I left class feeling extremely down and dejected. I was happy that I stood up for what I believed in, but even though I knew that I was going to get a negative reaction, a small part of me was still hoping for some sort of positive aspect to come out of it. On my way out, I walked alone to my next class, when I heard someone say something behind me. I turned around to see one of the boys in my class trying to catch up with me. I had never spoken to him before, and to be honest, I couldn’t even remember his name at the moment. He told me that he admired what I did, and that it took a lot of bravery to be a verbal minority. He explained that his views did not align with mine in the slightest, but that he really respected me for standing up for myself in a classroom full of people who were against me. I was so thankful that he went out of his way to tell me this, and he is the reason I chose to write this post. In fact, as soon as I finished my conversation with him, I went directly to my computer to sit down and get this post published.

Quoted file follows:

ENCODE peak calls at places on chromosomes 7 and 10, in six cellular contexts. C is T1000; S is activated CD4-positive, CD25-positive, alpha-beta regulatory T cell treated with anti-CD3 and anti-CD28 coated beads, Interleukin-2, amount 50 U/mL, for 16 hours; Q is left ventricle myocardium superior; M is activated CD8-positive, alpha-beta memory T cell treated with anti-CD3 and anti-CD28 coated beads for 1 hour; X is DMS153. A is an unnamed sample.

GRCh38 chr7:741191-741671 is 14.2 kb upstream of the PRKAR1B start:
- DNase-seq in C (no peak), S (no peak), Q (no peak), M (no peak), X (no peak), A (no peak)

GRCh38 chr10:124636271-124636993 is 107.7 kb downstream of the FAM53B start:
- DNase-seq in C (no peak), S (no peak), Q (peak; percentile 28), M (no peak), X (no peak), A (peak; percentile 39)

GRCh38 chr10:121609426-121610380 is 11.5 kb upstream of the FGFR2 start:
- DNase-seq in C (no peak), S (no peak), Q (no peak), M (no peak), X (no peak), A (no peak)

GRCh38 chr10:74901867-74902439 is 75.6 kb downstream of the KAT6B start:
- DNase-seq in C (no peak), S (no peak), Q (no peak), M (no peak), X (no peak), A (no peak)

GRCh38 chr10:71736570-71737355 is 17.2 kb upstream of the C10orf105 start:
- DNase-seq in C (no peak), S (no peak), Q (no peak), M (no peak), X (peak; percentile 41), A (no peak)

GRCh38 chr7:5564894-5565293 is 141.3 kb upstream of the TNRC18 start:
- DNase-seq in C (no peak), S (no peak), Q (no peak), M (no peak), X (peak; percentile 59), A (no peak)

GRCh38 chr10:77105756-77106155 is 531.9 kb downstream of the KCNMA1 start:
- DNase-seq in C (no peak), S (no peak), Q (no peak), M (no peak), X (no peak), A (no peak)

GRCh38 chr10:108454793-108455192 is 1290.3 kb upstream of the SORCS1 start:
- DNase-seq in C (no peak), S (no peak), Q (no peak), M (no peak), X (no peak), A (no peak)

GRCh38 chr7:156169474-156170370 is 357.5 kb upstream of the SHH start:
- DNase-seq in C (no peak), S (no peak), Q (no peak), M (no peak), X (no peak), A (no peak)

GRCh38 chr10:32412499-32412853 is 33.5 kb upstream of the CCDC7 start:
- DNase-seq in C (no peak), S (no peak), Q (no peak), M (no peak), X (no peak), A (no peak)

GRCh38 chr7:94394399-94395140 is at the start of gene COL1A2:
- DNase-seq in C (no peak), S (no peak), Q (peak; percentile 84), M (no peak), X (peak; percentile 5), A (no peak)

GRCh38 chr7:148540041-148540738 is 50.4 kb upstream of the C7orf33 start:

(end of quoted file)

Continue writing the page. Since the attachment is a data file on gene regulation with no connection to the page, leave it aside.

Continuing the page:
Several other people have reached out to me and told me that they respect me and my opinion since I’ve published my last two blog posts, and I could not be more grateful for their words. After feeling so defeated earlier, I truly value everyone who reached out to me and told me they appreciate what I’ve spoken up about. The most meaningful feedback I have received has come from people that I don’t speak to regularly, and people who identify with the opposing party. When I first started this blog six months ago, I never could have imagined the number of people who would reach out to me and praise me. These people are the reason I feel comfortable to share my opinions so publicly.
So, in conclusion, if you have ever wanted to speak up and defend yourself, whether you’ve felt this way in regards to a political conversation or not, my advice to you is to go for it. It is definitely possible that you won’t get the response you’re hoping for, but I am certain that the feeling of standing up for what you believe in will be enough to make you happy with your decision to say what you want to say. Be brave. Be a verbal minority. And most importantly, be respectful.